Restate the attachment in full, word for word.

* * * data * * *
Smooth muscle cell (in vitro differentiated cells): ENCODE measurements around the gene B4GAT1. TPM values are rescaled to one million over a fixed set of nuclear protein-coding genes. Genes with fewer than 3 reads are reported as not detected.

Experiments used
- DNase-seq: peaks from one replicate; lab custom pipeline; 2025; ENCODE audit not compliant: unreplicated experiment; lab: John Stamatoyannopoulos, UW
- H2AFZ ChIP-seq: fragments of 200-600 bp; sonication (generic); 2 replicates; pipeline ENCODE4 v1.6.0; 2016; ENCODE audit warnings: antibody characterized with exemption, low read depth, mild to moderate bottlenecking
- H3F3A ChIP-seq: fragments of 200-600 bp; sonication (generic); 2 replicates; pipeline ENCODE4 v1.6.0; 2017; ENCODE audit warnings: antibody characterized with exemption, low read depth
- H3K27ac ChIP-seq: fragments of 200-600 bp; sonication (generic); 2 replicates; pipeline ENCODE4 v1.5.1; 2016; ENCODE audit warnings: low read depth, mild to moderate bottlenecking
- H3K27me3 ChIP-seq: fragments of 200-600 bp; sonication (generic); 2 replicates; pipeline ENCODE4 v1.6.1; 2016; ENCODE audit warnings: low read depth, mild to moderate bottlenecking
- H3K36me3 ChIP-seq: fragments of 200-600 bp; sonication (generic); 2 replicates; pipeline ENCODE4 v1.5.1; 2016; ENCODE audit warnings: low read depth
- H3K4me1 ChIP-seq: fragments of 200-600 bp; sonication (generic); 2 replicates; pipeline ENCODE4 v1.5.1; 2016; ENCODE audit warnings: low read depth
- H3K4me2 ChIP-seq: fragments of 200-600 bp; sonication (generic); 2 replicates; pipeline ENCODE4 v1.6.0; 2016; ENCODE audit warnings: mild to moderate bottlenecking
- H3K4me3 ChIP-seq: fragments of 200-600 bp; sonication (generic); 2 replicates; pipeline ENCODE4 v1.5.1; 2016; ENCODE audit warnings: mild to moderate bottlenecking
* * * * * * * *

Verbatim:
Smooth muscle cell (in vitro differentiated cells): ENCODE measurements around the gene B4GAT1. TPM values are rescaled to one million over a fixed set of nuclear protein-coding genes. Genes with fewer than 3 reads are reported as not detected.

Experiments used
- DNase-seq: peaks from one replicate; lab custom pipeline; 2025; ENCODE audit not compliant: unreplicated experiment; lab: John Stamatoyannopoulos, UW
- H2AFZ ChIP-seq: fragments of 200-600 bp; sonication (generic); 2 replicates; pipeline ENCODE4 v1.6.0; 2016; ENCODE audit warnings: antibody characterized with exemption, low read depth, mild to moderate bottlenecking
- H3F3A ChIP-seq: fragments of 200-600 bp; sonication (generic); 2 replicates; pipeline ENCODE4 v1.6.0; 2017; ENCODE audit warnings: antibody characterized with exemption, low read depth
- H3K27ac ChIP-seq: fragments of 200-600 bp; sonication (generic); 2 replicates; pipeline ENCODE4 v1.5.1; 2016; ENCODE audit warnings: low read depth, mild to moderate bottlenecking
- H3K27me3 ChIP-seq: fragments of 200-600 bp; sonication (generic); 2 replicates; pipeline ENCODE4 v1.6.1; 2016; ENCODE audit warnings: low read depth, mild to moderate bottlenecking
- H3K36me3 ChIP-seq: fragments of 200-600 bp; sonication (generic); 2 replicates; pipeline ENCODE4 v1.5.1; 2016; ENCODE audit warnings: low read depth
- H3K4me1 ChIP-seq: fragments of 200-600 bp; sonication (generic); 2 replicates; pipeline ENCODE4 v1.5.1; 2016; ENCODE audit warnings: low read depth
- H3K4me2 ChIP-seq: fragments of 200-600 bp; sonication (generic); 2 replicates; pipeline ENCODE4 v1.6.0; 2016; ENCODE audit warnings: mild to moderate bottlenecking
- H3K4me3 ChIP-seq: fragments of 200-600 bp; sonication (generic); 2 replicates; pipeline ENCODE4 v1.5.1; 2016; ENCODE audit warnings: mild to moderate bottlenecking